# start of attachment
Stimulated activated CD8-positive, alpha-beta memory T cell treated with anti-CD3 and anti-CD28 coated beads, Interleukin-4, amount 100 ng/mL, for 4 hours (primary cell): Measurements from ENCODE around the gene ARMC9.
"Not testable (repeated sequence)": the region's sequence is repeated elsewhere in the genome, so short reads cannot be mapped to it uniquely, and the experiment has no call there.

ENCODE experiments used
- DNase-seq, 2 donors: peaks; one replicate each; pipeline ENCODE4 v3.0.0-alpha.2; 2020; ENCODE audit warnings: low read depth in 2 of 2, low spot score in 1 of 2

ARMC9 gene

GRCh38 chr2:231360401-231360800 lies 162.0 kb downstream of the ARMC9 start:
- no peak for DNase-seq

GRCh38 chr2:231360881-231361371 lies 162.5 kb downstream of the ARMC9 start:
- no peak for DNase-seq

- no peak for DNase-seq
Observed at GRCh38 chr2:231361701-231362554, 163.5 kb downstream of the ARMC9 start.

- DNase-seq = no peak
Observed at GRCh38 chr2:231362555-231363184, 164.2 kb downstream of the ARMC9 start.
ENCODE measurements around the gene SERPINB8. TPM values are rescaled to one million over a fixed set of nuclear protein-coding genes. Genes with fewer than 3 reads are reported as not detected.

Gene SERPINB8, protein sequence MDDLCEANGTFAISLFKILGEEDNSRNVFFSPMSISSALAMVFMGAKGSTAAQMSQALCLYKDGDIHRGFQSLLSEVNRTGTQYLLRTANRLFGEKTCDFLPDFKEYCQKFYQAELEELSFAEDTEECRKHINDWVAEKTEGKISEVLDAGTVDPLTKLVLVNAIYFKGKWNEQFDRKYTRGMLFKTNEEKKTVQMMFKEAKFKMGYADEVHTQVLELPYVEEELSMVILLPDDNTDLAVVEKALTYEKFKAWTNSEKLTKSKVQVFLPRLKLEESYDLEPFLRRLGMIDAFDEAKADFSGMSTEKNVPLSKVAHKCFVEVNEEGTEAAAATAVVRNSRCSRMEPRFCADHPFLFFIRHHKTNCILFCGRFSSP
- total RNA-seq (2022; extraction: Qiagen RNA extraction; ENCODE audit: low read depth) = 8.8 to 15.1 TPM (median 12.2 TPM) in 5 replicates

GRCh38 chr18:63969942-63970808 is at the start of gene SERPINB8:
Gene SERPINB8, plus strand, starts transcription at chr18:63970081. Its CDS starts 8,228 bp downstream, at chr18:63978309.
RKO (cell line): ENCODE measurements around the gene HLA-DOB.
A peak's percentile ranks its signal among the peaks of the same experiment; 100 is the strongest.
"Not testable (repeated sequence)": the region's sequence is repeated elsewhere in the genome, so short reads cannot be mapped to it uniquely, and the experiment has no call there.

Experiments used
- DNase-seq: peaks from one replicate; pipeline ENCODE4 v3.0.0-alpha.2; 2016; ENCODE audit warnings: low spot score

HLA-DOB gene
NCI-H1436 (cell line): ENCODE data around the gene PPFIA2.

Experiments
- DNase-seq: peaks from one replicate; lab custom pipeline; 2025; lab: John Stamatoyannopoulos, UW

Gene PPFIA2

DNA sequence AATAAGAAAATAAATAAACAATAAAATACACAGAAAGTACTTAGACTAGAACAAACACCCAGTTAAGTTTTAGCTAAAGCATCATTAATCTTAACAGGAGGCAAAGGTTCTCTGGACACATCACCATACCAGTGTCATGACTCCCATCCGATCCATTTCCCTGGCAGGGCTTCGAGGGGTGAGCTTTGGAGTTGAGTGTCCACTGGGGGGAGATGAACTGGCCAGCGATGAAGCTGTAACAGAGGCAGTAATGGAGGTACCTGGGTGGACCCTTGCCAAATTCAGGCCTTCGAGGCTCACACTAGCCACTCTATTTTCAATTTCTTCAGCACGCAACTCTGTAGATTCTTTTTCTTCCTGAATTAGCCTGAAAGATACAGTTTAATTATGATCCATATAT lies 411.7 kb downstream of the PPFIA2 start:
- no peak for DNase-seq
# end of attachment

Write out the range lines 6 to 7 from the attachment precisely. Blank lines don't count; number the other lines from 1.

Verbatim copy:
GRCh38 chr2:231360401-231360800 lies 162.0 kb downstream of the ARMC9 start:
- no peak for DNase-seq